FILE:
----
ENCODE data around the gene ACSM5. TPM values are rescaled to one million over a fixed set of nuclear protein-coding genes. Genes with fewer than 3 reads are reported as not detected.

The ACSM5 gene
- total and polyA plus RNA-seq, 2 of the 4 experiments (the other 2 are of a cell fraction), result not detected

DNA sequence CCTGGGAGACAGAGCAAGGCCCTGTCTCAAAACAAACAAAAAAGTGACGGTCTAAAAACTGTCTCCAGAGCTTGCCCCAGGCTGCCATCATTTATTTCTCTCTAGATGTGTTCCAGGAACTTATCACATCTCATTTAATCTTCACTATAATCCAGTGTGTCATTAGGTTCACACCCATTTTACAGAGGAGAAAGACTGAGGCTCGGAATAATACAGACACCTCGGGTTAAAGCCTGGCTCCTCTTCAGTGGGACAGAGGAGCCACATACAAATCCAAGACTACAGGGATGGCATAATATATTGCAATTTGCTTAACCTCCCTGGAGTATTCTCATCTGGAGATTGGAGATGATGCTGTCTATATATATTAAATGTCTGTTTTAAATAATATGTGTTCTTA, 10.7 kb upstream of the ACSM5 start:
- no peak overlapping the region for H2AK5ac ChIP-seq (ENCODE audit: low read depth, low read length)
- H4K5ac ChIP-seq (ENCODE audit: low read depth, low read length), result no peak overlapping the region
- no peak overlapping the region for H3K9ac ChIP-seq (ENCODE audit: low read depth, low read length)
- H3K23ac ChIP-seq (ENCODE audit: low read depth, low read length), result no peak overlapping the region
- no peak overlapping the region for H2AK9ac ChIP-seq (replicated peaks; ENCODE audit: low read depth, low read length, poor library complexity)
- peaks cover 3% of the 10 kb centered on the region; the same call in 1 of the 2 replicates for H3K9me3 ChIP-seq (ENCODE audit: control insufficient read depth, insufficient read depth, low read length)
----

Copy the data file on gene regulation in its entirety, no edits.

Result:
ENCODE data around the gene ACSM5. TPM values are rescaled to one million over a fixed set of nuclear protein-coding genes. Genes with fewer than 3 reads are reported as not detected.

The ACSM5 gene
- total and polyA plus RNA-seq, 2 of the 4 experiments (the other 2 are of a cell fraction), result not detected

DNA sequence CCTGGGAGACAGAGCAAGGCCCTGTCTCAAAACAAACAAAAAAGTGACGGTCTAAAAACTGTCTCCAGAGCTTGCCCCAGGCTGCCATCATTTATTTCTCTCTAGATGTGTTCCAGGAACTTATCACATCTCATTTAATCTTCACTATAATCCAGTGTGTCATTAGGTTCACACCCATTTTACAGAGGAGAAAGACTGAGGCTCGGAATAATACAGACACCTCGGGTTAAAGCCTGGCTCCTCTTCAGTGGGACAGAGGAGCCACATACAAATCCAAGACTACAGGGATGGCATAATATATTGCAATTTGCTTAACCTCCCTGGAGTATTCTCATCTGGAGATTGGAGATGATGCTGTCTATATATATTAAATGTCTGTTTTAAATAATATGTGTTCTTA, 10.7 kb upstream of the ACSM5 start:
- no peak overlapping the region for H2AK5ac ChIP-seq (ENCODE audit: low read depth, low read length)
- H4K5ac ChIP-seq (ENCODE audit: low read depth, low read length), result no peak overlapping the region
- no peak overlapping the region for H3K9ac ChIP-seq (ENCODE audit: low read depth, low read length)
- H3K23ac ChIP-seq (ENCODE audit: low read depth, low read length), result no peak overlapping the region
- no peak overlapping the region for H2AK9ac ChIP-seq (replicated peaks; ENCODE audit: low read depth, low read length, poor library complexity)
- peaks cover 3% of the 10 kb centered on the region; the same call in 1 of the 2 replicates for H3K9me3 ChIP-seq (ENCODE audit: control insufficient read depth, insufficient read depth, low read length)